After my second daughter died due to complications at her birth, I did not know if I could have another child, physically or emotionally. With both of my pregnancies, I was categorized as advanced maternal age, and therefore the chances of getting pregnant again were lower and the risk of miscarriage was higher. After 40 weeks of being pregnant and the last eight weeks of it being a challenge physically, the thought of getting pregnant again took my breath away. And not in a good way, more like being sucker punched in the gut. I felt the unfairness of it all so vividly as well as the anger about the position I had been placed in. It felt like my picture-perfect life had been stolen from me.
I remember the feeling of emptiness. The desire to hold my baby and nurse her was so strong in those first few weeks after she died. My husband carefully asked me if we could have a conversation about whether we would try for another sometime in the future. I think a part of him needed to know if that door was closed, if our family would be complete with two. He said he would be ok either way; he just wanted to know my thoughts. I told him that I wanted another too but that I was not sure if I would ever be ready.
When I contemplated trying again, I thought of my living child. Most days it felt like I was barely functioning as a mother. If I decided to have another baby and this baby died too, I thought that would break me; literally, destroy me. I now knew that statistics did not matter, that even if you do everything right, you are not guaranteed a living baby in the end. And while I felt broken after my daughter died, I knew I could continue to be a mother to my living child in time. I was not at all confident what I would look like after another loss.
My body took a long time to heal after my second daughter’s birth. So, for us, trying was not even an option in the first four or five months after she died. The clock kept right on ticking though, and I turned one year older. I knew that even if I could get pregnant again that there would be higher risks involved.
So, how do you know when you are ready to hope for a different future? I wanted there to be some kind of test or marker that would make this decision clear to me. But alas, this did not seem to exist. In the last year, I’ve learned that a different future is inevitable. My world and everyone in it is constantly changing. The idea of trying to control your future is a challenging one, mainly because it is impossible. Yes, I can control some things in my life like whether to try to get pregnant again or whether to eat healthy or exercise. But I don’t control if I can actually get pregnant, if I will miscarry or not, or if I will carry a baby to term only to have that baby die shortly after birth.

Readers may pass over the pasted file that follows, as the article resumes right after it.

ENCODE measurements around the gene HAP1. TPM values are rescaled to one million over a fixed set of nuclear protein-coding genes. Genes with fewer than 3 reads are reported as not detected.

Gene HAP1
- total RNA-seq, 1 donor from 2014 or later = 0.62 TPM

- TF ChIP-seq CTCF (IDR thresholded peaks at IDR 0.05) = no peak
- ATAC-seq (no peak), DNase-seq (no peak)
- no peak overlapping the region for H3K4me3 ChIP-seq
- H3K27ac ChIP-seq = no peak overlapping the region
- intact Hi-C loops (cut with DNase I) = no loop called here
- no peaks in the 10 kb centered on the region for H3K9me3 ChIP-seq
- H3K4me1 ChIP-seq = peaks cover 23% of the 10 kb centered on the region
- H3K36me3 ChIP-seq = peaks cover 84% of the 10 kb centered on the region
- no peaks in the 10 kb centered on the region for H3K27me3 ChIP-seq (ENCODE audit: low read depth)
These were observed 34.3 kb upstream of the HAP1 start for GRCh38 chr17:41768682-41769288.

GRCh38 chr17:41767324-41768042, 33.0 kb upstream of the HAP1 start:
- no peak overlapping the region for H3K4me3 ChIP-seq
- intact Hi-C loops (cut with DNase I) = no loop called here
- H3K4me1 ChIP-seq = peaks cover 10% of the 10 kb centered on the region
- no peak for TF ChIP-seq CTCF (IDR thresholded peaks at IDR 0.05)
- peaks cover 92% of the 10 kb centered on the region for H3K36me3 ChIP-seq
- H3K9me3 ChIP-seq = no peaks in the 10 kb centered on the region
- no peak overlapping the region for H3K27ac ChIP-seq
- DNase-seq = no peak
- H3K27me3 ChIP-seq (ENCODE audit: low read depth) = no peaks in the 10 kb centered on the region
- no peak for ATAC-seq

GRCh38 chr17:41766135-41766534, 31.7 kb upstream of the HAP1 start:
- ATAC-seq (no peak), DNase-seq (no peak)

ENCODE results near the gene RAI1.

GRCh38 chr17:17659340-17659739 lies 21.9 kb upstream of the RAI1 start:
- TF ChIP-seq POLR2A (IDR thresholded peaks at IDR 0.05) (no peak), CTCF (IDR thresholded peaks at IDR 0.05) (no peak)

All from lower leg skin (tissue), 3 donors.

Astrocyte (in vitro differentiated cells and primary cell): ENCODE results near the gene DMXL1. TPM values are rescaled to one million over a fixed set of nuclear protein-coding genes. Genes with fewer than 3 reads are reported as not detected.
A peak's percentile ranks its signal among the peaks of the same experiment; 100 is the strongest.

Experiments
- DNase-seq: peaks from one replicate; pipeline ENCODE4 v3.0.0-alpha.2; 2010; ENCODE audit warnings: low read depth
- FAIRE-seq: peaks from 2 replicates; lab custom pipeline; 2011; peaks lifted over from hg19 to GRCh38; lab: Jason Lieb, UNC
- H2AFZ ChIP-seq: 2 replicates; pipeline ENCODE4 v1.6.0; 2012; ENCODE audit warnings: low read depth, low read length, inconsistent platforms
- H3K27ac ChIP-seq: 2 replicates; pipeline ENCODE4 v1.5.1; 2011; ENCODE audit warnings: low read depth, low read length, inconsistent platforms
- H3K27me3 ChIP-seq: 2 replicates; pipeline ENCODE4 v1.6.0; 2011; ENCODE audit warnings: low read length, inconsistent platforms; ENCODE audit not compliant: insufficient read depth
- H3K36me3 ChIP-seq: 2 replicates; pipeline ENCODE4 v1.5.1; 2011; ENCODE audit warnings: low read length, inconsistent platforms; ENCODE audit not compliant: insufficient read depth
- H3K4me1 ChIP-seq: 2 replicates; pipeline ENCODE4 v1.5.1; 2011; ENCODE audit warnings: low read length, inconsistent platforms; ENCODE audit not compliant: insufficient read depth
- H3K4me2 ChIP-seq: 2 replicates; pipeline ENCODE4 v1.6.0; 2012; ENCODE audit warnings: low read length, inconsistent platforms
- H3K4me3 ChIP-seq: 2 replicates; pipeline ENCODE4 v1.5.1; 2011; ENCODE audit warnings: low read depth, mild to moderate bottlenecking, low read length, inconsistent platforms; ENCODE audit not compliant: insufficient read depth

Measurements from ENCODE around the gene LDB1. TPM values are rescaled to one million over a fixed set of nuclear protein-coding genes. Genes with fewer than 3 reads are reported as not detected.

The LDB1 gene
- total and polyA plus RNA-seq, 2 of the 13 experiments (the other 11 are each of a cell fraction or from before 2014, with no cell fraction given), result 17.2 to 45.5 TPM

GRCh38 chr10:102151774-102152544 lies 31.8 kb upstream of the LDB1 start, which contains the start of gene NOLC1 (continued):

I have heard that you will know you are ready to try for another child when the hope for a new baby outweighs the fear of another loss. And I think there is some truth to that. It makes sense to me. But as someone who has made the decision to try again, I don’t know if it can really be quantified if you will ever truly know when the hope outweighs the fear. For me, the hope and the fear are both present and have been all along. I think what has changed is that I now have the ability to reframe my thoughts when the fear threatens to take over my mind. I have learned that fear, when what is feared has not yet happened, is a choice; and I can choose hope over fear.
I’ve made the choice to live in this new world after loss, to try to be present for each moment of my life. I have hope for a future that includes a living sibling for my daughter. But even if I do not get the future that I think I want, I plan to continue to live each moment with love and courage. How do you know when you are ready to hope, when you are ready to live? Perhaps it is like falling in love. In my experience with love, there is no definitive moment but rather a series of moments along with an intense feeling of love within the soul. Just as there is no ultimate test to determine if you are in love, there is no real gauge to recognize if you are ready to try again. Only you can know.